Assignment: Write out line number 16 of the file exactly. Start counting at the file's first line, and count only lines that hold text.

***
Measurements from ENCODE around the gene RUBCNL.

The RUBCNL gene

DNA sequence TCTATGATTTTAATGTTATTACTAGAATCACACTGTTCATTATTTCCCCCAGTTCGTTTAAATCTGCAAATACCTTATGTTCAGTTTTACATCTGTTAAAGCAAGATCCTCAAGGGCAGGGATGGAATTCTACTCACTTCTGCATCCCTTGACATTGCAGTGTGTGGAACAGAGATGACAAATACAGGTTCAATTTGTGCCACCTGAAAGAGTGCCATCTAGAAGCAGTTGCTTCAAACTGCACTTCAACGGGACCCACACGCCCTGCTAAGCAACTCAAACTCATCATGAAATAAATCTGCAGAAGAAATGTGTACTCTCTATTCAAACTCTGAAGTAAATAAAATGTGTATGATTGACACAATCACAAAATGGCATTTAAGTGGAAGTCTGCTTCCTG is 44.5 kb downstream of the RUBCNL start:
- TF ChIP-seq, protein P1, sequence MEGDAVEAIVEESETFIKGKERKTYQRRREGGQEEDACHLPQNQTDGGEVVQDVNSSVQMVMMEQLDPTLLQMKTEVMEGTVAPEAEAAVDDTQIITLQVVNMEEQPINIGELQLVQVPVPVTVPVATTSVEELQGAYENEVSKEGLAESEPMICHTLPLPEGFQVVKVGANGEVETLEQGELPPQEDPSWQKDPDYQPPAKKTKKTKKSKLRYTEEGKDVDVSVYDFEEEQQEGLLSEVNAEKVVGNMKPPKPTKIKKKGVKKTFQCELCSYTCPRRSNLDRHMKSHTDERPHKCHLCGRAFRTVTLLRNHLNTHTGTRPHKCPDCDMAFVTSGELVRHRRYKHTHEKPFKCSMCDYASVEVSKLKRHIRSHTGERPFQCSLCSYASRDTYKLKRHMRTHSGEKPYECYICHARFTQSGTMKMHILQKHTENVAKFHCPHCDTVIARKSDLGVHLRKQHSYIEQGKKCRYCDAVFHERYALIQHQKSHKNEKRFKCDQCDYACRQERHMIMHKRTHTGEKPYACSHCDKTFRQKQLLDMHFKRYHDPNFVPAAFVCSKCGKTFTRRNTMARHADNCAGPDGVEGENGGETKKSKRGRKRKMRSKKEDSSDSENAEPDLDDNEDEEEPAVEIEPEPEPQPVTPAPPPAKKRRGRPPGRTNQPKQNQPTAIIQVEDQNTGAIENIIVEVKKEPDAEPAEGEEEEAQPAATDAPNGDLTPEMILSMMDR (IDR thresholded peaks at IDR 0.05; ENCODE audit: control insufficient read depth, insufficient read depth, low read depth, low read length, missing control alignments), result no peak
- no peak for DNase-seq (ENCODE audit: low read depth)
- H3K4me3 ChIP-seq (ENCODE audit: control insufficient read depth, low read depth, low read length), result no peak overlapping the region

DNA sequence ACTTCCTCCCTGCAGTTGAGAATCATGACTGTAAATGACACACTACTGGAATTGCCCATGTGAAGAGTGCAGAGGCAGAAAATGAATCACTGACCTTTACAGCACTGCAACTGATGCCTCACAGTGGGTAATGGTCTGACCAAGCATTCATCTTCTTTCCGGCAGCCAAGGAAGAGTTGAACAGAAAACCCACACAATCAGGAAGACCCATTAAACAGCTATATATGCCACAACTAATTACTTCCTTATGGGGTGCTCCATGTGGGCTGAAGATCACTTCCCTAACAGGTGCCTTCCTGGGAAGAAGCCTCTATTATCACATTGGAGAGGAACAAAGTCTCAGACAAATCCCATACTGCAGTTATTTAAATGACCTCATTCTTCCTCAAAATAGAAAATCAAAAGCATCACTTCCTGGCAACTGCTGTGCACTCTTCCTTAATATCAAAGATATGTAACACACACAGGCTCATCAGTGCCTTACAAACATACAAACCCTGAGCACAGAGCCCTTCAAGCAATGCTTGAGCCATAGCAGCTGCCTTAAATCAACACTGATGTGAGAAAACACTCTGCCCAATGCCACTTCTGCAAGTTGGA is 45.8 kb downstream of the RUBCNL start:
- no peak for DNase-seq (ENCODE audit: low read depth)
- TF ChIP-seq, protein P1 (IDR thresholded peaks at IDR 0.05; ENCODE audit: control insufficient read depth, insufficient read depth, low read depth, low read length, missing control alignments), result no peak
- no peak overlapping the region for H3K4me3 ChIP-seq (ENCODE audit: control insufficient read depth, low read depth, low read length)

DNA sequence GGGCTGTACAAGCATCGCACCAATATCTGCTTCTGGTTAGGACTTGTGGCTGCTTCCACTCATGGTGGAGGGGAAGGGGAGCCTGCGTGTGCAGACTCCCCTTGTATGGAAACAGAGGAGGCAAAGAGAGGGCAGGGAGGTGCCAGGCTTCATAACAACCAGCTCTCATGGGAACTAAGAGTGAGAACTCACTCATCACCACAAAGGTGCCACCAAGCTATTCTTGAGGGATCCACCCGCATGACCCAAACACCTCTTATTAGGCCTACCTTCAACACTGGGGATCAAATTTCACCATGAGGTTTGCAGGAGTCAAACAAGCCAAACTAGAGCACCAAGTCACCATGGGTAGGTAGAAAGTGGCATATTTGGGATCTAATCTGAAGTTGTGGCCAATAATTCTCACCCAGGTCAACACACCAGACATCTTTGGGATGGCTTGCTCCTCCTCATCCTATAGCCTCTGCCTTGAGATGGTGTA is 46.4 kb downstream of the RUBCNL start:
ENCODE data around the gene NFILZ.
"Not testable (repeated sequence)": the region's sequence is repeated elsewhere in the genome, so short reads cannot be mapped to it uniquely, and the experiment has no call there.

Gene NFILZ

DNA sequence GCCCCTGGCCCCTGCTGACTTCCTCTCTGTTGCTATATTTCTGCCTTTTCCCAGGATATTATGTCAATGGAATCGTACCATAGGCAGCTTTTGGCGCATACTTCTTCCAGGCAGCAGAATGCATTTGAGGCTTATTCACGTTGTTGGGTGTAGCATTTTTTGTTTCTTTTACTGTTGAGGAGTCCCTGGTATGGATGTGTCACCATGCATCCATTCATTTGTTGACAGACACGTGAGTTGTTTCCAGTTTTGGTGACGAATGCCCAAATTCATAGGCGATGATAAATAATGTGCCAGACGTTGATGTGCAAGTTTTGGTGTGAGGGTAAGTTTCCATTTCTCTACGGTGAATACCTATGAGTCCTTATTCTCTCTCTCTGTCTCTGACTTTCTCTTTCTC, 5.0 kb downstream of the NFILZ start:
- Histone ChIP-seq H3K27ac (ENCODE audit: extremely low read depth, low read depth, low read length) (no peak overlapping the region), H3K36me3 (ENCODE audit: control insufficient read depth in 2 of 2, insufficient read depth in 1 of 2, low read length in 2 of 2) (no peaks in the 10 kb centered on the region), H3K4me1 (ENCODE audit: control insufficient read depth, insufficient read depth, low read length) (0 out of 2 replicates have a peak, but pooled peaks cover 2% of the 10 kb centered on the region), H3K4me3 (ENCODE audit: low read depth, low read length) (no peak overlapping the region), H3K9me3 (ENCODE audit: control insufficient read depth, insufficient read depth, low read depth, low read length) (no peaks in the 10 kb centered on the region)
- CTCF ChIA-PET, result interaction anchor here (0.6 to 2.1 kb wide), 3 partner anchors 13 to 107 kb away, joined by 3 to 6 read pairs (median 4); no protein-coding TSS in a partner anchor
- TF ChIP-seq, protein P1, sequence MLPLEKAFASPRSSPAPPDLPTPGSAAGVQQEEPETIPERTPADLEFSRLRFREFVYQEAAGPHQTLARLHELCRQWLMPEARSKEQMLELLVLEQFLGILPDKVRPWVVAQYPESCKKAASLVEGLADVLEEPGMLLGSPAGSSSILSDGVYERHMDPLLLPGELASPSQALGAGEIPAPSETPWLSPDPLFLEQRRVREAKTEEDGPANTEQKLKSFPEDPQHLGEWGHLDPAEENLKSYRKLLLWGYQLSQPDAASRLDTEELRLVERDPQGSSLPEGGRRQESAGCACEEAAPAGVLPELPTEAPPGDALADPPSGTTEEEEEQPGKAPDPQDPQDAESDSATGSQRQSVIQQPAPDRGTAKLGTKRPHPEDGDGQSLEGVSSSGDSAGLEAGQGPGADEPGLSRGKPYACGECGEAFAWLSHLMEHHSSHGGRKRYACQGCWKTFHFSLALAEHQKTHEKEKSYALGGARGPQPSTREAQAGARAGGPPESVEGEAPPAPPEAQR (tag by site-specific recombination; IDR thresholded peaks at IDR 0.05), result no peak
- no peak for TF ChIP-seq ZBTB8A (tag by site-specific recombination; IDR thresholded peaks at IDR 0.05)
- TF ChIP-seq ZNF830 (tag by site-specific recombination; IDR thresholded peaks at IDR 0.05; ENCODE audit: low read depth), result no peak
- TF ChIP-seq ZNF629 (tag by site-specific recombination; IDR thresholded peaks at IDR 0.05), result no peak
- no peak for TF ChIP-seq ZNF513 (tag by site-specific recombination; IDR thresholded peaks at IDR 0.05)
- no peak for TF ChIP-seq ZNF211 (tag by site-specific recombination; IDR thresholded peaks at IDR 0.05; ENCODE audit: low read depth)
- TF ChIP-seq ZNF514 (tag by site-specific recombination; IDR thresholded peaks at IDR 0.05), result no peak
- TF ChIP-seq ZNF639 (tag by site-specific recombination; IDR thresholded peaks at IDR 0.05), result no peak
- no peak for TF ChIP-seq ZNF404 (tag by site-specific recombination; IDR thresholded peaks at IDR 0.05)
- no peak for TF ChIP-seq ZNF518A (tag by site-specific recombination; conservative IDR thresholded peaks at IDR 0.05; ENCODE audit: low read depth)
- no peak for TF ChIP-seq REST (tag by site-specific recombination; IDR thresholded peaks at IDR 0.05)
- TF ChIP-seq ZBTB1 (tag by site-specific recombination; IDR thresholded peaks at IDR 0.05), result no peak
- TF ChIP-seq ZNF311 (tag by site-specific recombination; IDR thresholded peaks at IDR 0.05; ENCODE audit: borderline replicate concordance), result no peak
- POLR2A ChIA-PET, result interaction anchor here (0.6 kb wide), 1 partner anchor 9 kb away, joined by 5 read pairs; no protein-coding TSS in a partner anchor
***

- Histone ChIP-seq H3K27ac (ENCODE audit: extremely low read depth, low read depth, low read length) (no peak overlapping the region), H3K36me3 (ENCODE audit: control insufficient read depth in 2 of 2, insufficient read depth in 1 of 2, low read length in 2 of 2) (no peaks in the 10 kb centered on the region), H3K4me1 (ENCODE audit: control insufficient read depth, insufficient read depth, low read length) (0 out of 2 replicates have a peak, but pooled peaks cover 2% of the 10 kb centered on the region), H3K4me3 (ENCODE audit: low read depth, low read length) (no peak overlapping the region), H3K9me3 (ENCODE audit: control insufficient read depth, insufficient read depth, low read depth, low read length) (no peaks in the 10 kb centered on the region)